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Ryan Day finally secured his maiden ranking event title after a superb victory in the Riga Masters on Sunday

Ryan Day finally secured his maiden ranking event title after a superb victory in the Riga Masters on Sunday in Latvia.
The Welshman emerged from a very tough route to claim the £50,000 winner’s cheque, but more importantly he silenced the doubters who thought he would never get his hands on some silverware.

After whitewashing Joe Perry in the quarter-finals, Day compiled a wonderful 77 break to deny countryman Mark Williams in an entertaining last four encounter which went the distance.

It set up his fifth final appearance in a ranking event final with a record of four defeats from his previous outings at that stage – including earlier this year at the World Grand Prix.

Stephen Maguire stood in the 37 year-old’s way after the Scot, himself looking to collect a first ranking trophy since 2013, cruelly put an end to the romantic run of Ken Doherty in the semi-finals.

Maguire trailed the Irishman 4-3 but forced a decider, and a run of 54 duly helped him into the final.

After a grueling day, the 36 year-old appeared to have nothing left in reserve as Day, unfazed from the immense pressure he must have been under, reeled off the opening four frames of the final to establish a 4-0 advantage at the mid-session interval.

The challenge from Maguire finally came with an excellent 119 upon the restart and he got to within two frames after winning the next frame as well.

However, Day scored a 58 break in the seventh frame to seal the 5-2 triumph and he now joins the illustrious band of names who have won a ranking event in the sport.

For years the conversation of who was the best player to have never won a ranker centred predominantly on Day and Anthony Hamilton.

The latter broke his duck in February when he incredible won the German Masters at the tender age of 45.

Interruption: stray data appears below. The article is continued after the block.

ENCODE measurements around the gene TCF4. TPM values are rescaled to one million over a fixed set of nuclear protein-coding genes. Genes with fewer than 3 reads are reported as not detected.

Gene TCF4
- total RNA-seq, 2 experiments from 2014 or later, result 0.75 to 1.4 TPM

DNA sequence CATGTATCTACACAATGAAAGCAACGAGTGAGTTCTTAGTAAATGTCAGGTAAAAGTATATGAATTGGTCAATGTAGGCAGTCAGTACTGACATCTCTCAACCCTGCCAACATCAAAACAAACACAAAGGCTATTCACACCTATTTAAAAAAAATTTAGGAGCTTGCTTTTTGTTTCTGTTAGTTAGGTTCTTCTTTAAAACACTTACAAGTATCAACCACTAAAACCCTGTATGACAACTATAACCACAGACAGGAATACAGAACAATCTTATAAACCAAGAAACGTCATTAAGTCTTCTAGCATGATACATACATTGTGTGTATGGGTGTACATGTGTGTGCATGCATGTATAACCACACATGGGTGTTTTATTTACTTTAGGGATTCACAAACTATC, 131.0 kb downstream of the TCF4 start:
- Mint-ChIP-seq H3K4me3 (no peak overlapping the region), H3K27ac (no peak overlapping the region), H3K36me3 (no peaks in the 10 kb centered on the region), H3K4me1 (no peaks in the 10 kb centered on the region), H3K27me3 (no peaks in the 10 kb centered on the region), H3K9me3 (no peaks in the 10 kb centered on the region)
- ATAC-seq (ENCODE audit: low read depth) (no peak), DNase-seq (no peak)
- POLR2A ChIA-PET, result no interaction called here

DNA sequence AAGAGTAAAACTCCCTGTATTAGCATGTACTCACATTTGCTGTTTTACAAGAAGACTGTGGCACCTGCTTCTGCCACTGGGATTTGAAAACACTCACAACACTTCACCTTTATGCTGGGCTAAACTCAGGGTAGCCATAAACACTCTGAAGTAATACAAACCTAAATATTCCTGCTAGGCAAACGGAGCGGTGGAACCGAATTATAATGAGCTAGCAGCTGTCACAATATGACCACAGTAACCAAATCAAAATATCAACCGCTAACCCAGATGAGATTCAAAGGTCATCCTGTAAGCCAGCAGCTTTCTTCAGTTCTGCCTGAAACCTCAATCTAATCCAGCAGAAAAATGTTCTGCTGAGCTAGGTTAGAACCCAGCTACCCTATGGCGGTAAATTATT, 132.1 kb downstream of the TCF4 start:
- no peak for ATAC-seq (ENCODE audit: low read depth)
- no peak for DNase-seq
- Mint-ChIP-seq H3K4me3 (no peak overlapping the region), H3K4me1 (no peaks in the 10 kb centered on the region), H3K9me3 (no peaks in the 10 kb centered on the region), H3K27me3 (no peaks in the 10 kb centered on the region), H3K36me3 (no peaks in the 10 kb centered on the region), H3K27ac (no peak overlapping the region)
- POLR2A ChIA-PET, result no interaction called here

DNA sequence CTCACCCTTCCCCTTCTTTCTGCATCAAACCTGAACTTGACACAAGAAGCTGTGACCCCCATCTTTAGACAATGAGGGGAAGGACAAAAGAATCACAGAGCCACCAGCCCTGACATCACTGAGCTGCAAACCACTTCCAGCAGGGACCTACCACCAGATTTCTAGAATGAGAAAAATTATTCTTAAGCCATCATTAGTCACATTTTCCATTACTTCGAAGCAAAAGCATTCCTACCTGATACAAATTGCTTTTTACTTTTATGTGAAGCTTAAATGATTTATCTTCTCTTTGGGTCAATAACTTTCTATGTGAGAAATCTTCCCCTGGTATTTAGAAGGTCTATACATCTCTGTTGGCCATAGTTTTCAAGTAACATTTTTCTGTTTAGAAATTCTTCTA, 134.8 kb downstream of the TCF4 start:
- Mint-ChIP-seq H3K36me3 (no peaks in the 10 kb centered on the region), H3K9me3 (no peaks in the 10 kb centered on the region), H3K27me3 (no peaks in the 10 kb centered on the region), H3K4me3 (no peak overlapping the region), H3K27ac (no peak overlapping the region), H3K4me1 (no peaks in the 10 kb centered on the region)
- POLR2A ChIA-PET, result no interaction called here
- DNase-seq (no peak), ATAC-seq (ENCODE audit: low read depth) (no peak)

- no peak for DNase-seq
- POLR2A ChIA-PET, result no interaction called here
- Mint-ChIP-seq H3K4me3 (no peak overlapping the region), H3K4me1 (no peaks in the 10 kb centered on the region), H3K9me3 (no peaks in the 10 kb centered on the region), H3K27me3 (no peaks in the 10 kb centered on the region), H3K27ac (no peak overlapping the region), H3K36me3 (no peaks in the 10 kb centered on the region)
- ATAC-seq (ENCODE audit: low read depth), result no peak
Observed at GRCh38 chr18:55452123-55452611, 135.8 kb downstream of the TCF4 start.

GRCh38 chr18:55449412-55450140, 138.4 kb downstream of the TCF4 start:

Day’s victory comes not long after and at a time when there seems to be so many first-time champions on the circuit.

Anthony McGill, Liang Wenbo, and Mark King also enjoyed debut success during last season.

Maguire will be disappointed to have come so far in the tournament before stumbling at the final hurdle but his progress proves that his revival at the tail end of the last campaign wasn’t a fleeting occurrence.

The former UK champion is far too good a player to be outside the top 16 and he is beginning to show the form and mettle that had him held in high regard earlier in his career.

It will be hard pressed, though, to find anyone who would begrudge Day his defining moment in the sport after almost two decades as a professional and so many near misses.

Some naysayers will point out that there were numerous marquee names absent from Riga over the weekend including world champion Mark Selby, Ronnie O’Sullivan, Ding Junhui, Judd Trump, and John Higgins.

But the players Day did overcome en route to his glory prove that he was well worth the success.

The former world number six edged Williams, Barry Hawkins, and Kyren Wilson in deciders, and also ousted Perry and Robert Milkins before his conquest of Maguire in Sunday’s showdown.

It will be interesting to see how this memorable moment affects his career moving forward, as Day is still young enough to challenge for major honours in the future.